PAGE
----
In our house, it’s simply “The Trial”. My brother-in-law, who follows such things, says that this is probably the biggest case in the last 40 years. It will very likely affect every state in the nation and will either affirm or weaken the constitution, depending on the outcome. And whatever the outcome, in another twenty years’ time, it will almost certainly be moot, except as a chapter in high school civics books. The Trial, of course, is the case of Perry et al v. Schwarzenegger et al, also known as the federal challenge to California’s Proposition 8.
In 2008, thanks in large part to the influx of a huge amount of money from religious groups, California voters narrowly passed Proposition 8 which amended the state constitution to define marriage as being between a man and a woman. Unfortunately, as we’ve seen before (can you say Loving v. Virginia?), that doesn’t fit so well with what the authors of the constitution had in mind. And so we’re now in the midst of the first step, at the federal level, on the path to the SCOTUS — The Supreme Court of the United States. The question on my mind is, how are parents talking to their kids about The Trial?
Have you discussed the trial with your kids? It seems to me that it is a great opportunity to explain the roles of the three branches of government, introduce them to the Constitution, and present the concept of a trial. And, whatever your views might be, this is a great opportunity to sit down and explain why you believe what you believe and how it fits in with the Constitution. It is pretty clear that changing attitudes mean that by the time our kids are old enough to pay attention to such matters, whatever the court decides won’t be an issue — the vast majority simply won’t care who marries who. This is a good time, then, to make sure they understand where you stand on the matter and why.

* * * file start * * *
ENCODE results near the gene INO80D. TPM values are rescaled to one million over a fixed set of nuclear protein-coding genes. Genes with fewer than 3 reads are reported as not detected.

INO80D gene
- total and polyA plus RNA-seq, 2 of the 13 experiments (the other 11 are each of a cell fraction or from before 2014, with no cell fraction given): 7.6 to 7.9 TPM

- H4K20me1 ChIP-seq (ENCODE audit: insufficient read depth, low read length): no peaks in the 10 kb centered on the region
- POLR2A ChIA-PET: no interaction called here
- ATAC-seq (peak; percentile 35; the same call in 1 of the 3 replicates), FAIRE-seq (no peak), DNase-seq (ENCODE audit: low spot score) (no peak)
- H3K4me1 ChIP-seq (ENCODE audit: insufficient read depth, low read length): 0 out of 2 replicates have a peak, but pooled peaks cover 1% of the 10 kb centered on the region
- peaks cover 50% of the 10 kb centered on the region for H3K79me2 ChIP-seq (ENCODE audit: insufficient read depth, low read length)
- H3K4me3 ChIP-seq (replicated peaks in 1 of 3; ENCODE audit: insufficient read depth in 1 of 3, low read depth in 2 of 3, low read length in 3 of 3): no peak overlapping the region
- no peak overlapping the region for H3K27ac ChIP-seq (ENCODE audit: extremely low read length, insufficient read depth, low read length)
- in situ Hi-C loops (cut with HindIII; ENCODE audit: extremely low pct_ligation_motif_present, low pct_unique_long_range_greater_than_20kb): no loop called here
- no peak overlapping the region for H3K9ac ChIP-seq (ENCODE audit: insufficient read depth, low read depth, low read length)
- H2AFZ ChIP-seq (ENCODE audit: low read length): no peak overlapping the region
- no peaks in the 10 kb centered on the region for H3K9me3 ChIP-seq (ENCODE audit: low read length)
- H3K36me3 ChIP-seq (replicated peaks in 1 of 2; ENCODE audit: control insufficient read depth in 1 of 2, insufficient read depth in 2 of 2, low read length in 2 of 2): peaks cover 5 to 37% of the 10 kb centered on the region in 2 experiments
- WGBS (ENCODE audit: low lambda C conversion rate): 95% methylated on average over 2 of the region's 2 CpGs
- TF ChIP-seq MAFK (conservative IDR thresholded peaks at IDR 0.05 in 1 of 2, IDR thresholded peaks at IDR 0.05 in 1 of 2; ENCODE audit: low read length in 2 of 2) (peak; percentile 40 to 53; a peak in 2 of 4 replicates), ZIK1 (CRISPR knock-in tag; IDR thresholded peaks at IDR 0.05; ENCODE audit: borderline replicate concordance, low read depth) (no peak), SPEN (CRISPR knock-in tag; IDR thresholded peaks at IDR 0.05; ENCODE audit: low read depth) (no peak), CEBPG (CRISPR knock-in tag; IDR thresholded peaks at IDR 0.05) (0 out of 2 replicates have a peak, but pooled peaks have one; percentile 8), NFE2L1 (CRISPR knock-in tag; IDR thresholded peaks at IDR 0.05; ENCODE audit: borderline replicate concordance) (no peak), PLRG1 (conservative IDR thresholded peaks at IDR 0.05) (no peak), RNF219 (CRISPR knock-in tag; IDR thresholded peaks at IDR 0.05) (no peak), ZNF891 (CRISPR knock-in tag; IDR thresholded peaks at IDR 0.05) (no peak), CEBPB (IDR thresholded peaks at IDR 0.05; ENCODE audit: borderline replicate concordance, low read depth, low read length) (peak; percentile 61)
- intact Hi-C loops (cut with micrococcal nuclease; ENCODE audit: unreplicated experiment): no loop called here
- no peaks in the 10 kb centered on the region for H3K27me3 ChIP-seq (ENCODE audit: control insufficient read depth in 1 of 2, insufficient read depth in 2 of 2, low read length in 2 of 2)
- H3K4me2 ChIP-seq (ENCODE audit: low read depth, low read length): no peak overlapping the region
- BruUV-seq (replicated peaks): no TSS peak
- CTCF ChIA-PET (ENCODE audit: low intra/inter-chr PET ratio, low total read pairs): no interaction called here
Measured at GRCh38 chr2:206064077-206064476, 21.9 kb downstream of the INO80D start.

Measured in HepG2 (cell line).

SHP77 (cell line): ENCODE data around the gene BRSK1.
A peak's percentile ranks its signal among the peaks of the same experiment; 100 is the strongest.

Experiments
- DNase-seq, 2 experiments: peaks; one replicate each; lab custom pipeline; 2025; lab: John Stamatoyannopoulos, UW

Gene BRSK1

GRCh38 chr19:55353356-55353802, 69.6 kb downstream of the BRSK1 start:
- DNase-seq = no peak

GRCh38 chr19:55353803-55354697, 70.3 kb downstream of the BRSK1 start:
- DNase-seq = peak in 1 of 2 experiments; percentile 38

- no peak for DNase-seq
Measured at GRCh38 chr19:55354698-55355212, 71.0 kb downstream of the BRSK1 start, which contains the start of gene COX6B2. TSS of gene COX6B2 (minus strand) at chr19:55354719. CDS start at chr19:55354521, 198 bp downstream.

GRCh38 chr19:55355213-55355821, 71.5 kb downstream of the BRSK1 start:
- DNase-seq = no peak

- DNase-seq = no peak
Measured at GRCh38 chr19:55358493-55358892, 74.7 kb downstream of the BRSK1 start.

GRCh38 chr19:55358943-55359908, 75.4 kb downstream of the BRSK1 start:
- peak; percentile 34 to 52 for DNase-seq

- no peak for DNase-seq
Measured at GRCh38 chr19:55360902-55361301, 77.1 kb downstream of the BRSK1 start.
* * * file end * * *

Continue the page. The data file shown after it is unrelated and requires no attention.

Although the trial is not being televised, there are a number of lawyers, journalists, and interested parties in the courtroom every day, tweeting in real time — search for the hashtags #prop8 or #prop8trial — and posting updates to their blogs. One of the best is the Prop 8 Trial Tracker, which features commentary posted throughout the day along with legal commentary and related news items. If you need a basic introduction, the Wikipedia has you covered.
It really is fascinating to follow along and kids and families have been a big part of the testimony. As noted earlier, it appears the supporters of Proposition 8 believe that marriage is all about procreation, meaning that if you don’t plan to — or simply can’t — have children, than you shouldn’t be allowed to get married either. There has been a lot of discussion about the history of marriage and its affects on both those who can and cannot get married. And, of course, whether or not same-sex parents make good parents (they do). So, all in all, it sure seems like not only is Proposition 8 unconstitutional, it’s a bad idea in general. Until a final decision is rendered, however, it makes for a great learning experience.